Printmaker, *1955 Chongqing, Studio Brooklyn, NY, Vice President of CAFA, Beijing (2008)
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Xu Bing, 2008
Xu Bing was born in Chongqing in 1955, but moved to Beijing when Xu's father obtained a teaching position in Beijing University, where his mother worked as a librarian. At an early age, Xu frequented the libraries and was fascinated by the enormous amount of characters he did not yet recognize.
“Broken Jade, 1977, block prints
Xu Bing began his studies majoring in printmaker at the Central Academy of Fine Art in 1977. After finishing his undergraduate studies, Xu continued to teach in the academy, and completed an MFA in 1987.
“The Book from the
“Book from the Sky”, 1987-1989, Scrolls bound books of Chinese pseudo-characters
In 1987, Xu
Bing began working on the installation "Book From the Sky."
Different from the calligrapher Gu
Wenda, Xu, the printmaker, hand-cut and cast each individual
pseudo Chinese character--artificial combinations of legitimate
radicals--then printed them in Western book style and on long Chinee
scrolls. A tremendous four-year work, which appears justified only by
the Chinese reverence for their 2000 year old writing. - But
When Xu exhibited the first part of the work at a solo show at the National Art Museum of China in 1988, it became a heatedly debated topic--for its metaphorical criticism of authority and traditional culture, as well by the sheer formal gesture of its presentation. Shown again at the 1989 China Avant-Garde Art Exhibition in Beijing as its largest piece of work, the installation drew attention from both in and outside of China.
In 1990 Xu was invited to lecture at the University of Wisconsin Madison as an honorary fellow. In March 1993, Xu Bing, like Gu Wenda had already done in 1987, moved to New York City. Xu lived in Ai Weiwei's famous East Village habitat, enjoying Ai's stimulating circle of Chinese artists, directors, composers, as well as encounters with the Beat generation poet Allen Ginsberg and writer Quentin Crisp.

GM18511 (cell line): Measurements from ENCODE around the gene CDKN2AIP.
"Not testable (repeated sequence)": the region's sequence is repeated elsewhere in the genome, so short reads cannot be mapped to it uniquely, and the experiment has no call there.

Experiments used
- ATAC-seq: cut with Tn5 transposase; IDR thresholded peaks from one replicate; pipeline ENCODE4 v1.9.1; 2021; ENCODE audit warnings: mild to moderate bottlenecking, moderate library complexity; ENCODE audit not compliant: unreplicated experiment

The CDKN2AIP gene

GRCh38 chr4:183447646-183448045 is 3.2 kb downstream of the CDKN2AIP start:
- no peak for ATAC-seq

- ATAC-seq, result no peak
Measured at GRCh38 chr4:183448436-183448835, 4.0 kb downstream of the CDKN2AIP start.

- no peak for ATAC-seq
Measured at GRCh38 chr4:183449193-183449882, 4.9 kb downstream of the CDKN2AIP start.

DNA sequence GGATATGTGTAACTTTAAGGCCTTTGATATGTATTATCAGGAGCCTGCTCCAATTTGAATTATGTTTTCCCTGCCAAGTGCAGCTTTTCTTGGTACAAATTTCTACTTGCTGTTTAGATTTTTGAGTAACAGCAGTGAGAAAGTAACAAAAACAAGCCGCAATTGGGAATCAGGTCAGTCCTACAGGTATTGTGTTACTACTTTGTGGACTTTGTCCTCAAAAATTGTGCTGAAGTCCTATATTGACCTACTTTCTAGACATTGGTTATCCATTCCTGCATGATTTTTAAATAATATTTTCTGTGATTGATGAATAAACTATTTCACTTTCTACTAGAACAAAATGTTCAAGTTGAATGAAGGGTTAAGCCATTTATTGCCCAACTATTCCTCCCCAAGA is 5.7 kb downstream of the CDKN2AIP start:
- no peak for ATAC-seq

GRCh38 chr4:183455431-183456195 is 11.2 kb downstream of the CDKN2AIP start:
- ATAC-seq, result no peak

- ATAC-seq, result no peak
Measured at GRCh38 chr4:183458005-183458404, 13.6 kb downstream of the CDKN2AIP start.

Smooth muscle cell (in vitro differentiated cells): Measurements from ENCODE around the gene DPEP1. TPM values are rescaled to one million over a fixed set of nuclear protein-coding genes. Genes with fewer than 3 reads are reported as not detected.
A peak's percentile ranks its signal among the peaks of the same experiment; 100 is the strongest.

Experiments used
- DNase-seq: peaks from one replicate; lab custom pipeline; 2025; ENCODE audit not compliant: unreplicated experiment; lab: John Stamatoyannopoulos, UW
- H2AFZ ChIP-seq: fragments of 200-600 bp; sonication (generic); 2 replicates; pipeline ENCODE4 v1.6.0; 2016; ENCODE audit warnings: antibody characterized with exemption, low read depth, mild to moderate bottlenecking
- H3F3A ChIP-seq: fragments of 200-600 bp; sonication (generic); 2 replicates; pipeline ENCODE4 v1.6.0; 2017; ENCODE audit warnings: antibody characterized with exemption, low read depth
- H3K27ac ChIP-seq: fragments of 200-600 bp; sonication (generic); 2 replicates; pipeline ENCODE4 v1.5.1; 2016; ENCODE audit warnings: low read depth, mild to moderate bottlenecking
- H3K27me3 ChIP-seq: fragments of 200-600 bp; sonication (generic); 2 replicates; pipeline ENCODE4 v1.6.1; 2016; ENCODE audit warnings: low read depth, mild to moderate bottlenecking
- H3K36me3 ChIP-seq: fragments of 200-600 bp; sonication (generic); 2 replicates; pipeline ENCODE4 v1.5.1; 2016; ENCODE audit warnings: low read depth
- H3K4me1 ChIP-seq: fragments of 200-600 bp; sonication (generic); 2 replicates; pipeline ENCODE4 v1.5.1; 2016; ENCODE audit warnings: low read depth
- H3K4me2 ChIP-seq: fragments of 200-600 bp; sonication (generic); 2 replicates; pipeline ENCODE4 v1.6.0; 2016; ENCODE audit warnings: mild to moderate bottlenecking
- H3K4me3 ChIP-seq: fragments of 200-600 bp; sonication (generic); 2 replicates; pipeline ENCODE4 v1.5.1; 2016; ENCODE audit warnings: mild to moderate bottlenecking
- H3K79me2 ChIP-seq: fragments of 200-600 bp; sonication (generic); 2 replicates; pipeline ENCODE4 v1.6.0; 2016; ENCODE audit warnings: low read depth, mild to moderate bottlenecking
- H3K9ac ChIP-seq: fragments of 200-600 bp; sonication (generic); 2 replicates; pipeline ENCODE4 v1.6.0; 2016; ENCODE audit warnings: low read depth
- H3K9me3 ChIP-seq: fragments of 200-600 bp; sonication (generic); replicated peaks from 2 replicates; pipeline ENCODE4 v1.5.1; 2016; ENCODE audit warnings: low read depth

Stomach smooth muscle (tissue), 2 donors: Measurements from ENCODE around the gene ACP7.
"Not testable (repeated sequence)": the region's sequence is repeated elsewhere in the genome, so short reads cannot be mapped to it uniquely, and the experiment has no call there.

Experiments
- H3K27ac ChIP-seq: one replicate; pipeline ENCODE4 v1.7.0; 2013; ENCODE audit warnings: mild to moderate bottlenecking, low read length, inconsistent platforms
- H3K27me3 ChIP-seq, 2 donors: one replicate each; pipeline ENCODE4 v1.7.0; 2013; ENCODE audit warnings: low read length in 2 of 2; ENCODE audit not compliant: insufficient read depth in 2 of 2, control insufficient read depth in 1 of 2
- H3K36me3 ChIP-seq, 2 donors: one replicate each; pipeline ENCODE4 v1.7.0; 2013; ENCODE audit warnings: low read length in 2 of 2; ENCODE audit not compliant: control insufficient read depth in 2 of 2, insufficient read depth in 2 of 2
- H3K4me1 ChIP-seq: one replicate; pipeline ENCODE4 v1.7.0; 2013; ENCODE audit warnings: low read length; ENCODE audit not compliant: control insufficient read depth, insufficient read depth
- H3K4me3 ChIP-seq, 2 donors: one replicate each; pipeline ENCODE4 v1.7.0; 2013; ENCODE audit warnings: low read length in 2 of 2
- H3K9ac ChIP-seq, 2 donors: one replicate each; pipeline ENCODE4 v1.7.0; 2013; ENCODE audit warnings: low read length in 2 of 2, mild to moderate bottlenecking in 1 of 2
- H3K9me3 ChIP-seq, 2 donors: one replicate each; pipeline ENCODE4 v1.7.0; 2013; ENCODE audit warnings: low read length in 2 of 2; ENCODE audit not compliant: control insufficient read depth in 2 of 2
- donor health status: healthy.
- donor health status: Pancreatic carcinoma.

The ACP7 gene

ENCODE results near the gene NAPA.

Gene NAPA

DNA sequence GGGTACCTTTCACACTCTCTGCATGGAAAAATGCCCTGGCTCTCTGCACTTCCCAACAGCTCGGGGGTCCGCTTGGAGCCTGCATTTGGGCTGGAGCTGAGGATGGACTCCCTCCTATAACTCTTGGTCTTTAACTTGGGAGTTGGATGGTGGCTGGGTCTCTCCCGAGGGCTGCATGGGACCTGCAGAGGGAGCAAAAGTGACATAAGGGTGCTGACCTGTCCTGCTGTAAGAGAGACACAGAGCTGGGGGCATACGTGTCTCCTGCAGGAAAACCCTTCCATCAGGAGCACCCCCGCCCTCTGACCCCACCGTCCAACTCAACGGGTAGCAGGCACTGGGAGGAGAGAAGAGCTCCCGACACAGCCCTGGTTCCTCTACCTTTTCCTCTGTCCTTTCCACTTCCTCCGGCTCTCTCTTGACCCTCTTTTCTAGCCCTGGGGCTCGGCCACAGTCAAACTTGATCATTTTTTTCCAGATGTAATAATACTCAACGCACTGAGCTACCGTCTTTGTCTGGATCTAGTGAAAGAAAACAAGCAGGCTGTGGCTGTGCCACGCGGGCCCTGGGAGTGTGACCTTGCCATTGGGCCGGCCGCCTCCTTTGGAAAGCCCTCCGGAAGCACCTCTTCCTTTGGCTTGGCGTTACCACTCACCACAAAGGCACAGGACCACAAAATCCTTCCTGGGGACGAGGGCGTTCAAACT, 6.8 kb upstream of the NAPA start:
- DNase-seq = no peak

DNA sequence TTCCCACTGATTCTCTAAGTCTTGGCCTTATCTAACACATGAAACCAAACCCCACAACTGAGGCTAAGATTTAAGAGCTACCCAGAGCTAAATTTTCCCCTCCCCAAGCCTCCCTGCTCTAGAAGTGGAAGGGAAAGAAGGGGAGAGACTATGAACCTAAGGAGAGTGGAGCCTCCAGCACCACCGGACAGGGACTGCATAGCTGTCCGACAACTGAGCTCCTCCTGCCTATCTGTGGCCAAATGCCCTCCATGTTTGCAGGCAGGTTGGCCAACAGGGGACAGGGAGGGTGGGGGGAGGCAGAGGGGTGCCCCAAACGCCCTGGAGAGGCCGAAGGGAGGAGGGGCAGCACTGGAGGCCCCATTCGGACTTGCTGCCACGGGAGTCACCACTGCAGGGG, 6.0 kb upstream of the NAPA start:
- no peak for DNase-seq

Xu Bing later
settled in a Brooklyn studio. Though he has traveled between New York
City and China throughout his career, he decided to return to the
Mainland im 2008 to serve as vice president of the Central Academy of
Fine Art (CAFA) in Beijing. Many regard this move to have been one of
the seminal events in China's contemporary art development.
The Living Word
One of the prettiest examples of
Xu's method was an installation “The Living Word” (2002) at the
Smithonian in Washingto, DC. It showd the Chinese etymology of the
the ancient pictogram to the present “simplified” character
floating from heaven. On the right is his “English” character for
BIRD. - Again these “cryptographic” exercises appear puzzling at
best but in thrir absurdity imply a serious critique of the icons of
Xu Bings website
The Magic Carpet
Another beautiful example of Xu's philosophy is a huge red prayer carpet for the Kwan-Im Temple, the largest Buddhist Temple in Singapore.
“Magic Carpet”, 2006, handwoven wool, 729 characters, app. 1500x1500 cm
The design of the carpet follows a
Qin Dynasty Xuan Ji Tu Rug (1620) whose 841 characters can be read in
a number of directions which form nearly 4,000 separate Buddhist
poems. Xu Bing selected passages from four significant faith-based
texts (one Buddhist, one Gnostic, one Jewish, and one passage from
Marx, all in English translation) for his carpet, which he then
transcribed into Square Word Calligraphy and synthesized into one
See Xu Bing_carpet
Four Bird Cages, 2003
In a more humorous vein Xu made four
Word-Cages, each contains a 鸟,
in China for the European market. He writes:
“I connected letters to form cages of words. The words are questions that people have asked me about art, and my answers. Inside the cages are toy birds that are able to revolve and emit sound. When a visitor asks a question, the birds will respond with a bird's song.”
Xu Bing bird language
Xu Bing's signature in pseudo AngloSinese
And if you feel this is all for 交鸟所盎格鲁中国人
Get yourself appointed Vice President of CAFA and blow the dust into thin air as he did.